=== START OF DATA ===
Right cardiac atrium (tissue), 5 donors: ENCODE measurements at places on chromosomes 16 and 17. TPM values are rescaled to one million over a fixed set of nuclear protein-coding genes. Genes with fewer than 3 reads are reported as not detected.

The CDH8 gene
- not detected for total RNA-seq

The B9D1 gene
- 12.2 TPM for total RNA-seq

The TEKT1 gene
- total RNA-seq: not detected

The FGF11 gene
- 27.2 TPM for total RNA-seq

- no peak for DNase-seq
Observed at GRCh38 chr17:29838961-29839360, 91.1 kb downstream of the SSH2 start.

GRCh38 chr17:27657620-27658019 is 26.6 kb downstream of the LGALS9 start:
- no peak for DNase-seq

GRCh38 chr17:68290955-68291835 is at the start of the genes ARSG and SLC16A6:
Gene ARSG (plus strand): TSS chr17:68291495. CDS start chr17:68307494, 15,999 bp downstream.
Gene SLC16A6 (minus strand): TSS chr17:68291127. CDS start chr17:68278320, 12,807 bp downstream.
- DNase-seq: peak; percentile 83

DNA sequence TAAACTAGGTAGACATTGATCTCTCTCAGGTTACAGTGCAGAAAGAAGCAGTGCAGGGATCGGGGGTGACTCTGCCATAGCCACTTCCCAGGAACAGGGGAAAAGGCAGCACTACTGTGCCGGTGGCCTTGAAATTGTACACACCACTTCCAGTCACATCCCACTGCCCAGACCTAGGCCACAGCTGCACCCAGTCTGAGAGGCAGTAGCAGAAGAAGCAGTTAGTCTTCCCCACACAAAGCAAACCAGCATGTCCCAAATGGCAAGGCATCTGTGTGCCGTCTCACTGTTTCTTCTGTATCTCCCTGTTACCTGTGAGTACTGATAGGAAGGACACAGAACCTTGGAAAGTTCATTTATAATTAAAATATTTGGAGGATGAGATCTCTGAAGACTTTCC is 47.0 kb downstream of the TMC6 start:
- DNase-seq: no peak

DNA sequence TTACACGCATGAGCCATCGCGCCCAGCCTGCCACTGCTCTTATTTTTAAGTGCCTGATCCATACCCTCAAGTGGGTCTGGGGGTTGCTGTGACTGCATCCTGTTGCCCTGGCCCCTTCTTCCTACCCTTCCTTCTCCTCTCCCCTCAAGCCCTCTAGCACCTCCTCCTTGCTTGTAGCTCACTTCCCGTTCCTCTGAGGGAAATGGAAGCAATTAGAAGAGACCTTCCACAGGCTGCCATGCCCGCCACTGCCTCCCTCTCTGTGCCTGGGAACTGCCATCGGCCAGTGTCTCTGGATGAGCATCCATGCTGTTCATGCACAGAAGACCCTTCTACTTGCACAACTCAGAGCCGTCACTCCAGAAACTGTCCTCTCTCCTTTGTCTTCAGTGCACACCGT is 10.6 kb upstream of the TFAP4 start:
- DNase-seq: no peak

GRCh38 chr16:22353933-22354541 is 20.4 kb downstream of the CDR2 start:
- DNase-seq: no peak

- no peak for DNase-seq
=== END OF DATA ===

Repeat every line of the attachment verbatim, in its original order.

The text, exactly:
Right cardiac atrium (tissue), 5 donors: ENCODE measurements at places on chromosomes 16 and 17. TPM values are rescaled to one million over a fixed set of nuclear protein-coding genes. Genes with fewer than 3 reads are reported as not detected.

The CDH8 gene
- not detected for total RNA-seq

The B9D1 gene
- 12.2 TPM for total RNA-seq

The TEKT1 gene
- total RNA-seq: not detected

The FGF11 gene
- 27.2 TPM for total RNA-seq

- no peak for DNase-seq
Observed at GRCh38 chr17:29838961-29839360, 91.1 kb downstream of the SSH2 start.

GRCh38 chr17:27657620-27658019 is 26.6 kb downstream of the LGALS9 start:
- no peak for DNase-seq

GRCh38 chr17:68290955-68291835 is at the start of the genes ARSG and SLC16A6:
Gene ARSG (plus strand): TSS chr17:68291495. CDS start chr17:68307494, 15,999 bp downstream.
Gene SLC16A6 (minus strand): TSS chr17:68291127. CDS start chr17:68278320, 12,807 bp downstream.
- DNase-seq: peak; percentile 83

DNA sequence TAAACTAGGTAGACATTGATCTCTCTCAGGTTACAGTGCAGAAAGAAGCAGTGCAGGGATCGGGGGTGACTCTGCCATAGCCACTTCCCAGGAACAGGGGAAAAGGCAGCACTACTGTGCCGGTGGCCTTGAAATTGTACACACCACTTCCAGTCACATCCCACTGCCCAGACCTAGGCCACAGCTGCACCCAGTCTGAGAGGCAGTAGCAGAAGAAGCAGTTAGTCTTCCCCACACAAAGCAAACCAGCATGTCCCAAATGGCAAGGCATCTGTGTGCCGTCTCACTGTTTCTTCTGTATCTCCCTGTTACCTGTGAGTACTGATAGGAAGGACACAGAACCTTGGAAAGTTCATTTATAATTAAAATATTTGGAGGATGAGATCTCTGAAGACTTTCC is 47.0 kb downstream of the TMC6 start:
- DNase-seq: no peak

DNA sequence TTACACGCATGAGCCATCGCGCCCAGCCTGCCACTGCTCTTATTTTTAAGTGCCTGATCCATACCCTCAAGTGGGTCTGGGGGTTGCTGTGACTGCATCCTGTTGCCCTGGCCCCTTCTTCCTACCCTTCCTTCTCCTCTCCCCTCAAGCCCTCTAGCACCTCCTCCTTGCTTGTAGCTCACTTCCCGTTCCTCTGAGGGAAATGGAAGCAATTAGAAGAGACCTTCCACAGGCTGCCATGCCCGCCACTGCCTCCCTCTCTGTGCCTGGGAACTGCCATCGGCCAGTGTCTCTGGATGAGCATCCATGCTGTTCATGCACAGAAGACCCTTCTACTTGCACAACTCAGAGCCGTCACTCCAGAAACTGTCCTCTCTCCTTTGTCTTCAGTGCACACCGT is 10.6 kb upstream of the TFAP4 start:
- DNase-seq: no peak

GRCh38 chr16:22353933-22354541 is 20.4 kb downstream of the CDR2 start:
- DNase-seq: no peak

- no peak for DNase-seq